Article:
Managing Arts in Times of Pandemics and BeyondA Damodaran
Oxford University Press
324 pages|₹ 1695
National Centre for Performing Arts in Mumbai
BEING A CULTURAL economist, I have always been interested in trying to understand how cultural policies and institutions make social impacts. I have also been intrigued about the manner in which art organisations are run. There have been very few books that deal with these issues. Managing Arts in Times of Pandemics and Beyond attempts to throw light on these questions. More fundamentally, it seeks to inform its reader on what happened to the world of arts during the difficult days of Covid-19.
The tapestry of products generated by art organisations can be varied and complex. What is more, many tangible and intangible art items (like heritage monuments and performing arts) do not carry a price tag. Private culture goods like visual art works and crafts, on the other hand, enjoy a ready market since they come with a price tag. The only recourse for art organisations that suffer from the problem of intangibility is to rely on governments for their day-to-day sustenance. Indeed, art and cultural policies of governments are central to the well-being of both performing art, theatres and museums across the world.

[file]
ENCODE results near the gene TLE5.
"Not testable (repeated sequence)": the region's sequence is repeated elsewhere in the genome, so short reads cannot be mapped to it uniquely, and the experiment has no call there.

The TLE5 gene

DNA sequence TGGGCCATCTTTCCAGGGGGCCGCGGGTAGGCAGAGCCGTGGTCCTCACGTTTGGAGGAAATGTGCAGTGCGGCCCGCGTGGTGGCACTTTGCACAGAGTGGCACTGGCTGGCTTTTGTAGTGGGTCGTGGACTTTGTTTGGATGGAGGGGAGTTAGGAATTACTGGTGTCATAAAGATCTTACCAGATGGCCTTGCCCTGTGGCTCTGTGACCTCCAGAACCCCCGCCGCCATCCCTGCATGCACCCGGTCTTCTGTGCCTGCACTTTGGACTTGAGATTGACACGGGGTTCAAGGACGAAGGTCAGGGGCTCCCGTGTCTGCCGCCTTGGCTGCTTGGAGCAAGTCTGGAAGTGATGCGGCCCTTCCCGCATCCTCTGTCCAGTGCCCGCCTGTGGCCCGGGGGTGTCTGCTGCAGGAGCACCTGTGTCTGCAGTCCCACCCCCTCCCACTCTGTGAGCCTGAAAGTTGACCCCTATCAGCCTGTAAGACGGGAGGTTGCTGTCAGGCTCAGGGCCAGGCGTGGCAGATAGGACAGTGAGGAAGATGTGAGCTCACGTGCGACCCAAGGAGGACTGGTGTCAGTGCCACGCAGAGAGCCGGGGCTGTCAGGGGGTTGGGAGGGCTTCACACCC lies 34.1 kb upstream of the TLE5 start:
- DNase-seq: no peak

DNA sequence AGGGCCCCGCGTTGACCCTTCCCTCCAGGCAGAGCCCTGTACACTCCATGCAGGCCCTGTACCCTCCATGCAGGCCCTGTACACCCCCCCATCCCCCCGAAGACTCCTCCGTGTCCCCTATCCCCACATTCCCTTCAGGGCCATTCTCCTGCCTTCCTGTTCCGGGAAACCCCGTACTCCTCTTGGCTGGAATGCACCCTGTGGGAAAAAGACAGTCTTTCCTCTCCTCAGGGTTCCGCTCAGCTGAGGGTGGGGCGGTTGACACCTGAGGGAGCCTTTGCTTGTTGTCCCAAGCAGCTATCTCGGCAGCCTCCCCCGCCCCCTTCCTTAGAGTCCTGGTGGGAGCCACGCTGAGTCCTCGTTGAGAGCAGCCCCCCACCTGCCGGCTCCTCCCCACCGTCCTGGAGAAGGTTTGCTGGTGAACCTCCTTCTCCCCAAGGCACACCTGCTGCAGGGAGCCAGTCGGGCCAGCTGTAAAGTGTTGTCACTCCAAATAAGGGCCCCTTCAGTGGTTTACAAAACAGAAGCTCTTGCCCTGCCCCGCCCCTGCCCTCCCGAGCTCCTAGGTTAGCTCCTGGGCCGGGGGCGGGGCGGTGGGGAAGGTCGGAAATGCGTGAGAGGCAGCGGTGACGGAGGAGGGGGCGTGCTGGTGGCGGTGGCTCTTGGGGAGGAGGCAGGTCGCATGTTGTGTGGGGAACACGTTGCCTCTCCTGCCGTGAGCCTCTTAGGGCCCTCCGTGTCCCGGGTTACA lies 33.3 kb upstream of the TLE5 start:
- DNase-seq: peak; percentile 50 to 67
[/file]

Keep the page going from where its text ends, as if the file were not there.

A Damodaran’s introductory chapter surveys how art organisations have changed with time and how they have been pushed to embrace technologies in the wake of Covid-19. While pointing to the inevitable tension between managers and artists, the author argues that the rapid digital transformation that has overtaken the world of art in recent years, and particularly during the pandemic phase, requires major infusion of critical management skills in art organisations.
The central objective of his work is to sensitise managers to the finer nuances of art in its multiple dimensions. This becomes clear when one reads the second chapter where aesthetic theories from both the East and the West are discussed in terms of their basic elements. The book covers the rudiments of the aesthetic theories of Hellenistic Greek and Western philosophers, as well as that of the thinkers from the East, like Zeami Motokiyo, Bharata Muni, Rabindranath Tagore and Ananda Coomaraswamy. One of the notable aspects is the author’s efforts to explain why managers of art organisations need to be sensitive to aesthetics. His refrain is that managers who are sensitive to the aesthetic slant of their organisations are able to represent their organisations better in forums that could make a difference to their economic well-being. To prove the point that management is not a mechanistic discipline, he brings out the case of how Peter Drucker, an avid collector of Japanese paintings, worked hard to relate management theories to the world of art.
Art or cultural policies have been looked upon from various angles. Analysts have tried hard to find answers to difficult issues such as the adverse impact of eroding budgets, the fallout of black swans on global art markets and the role of technology in improving the economic fortunes of artists.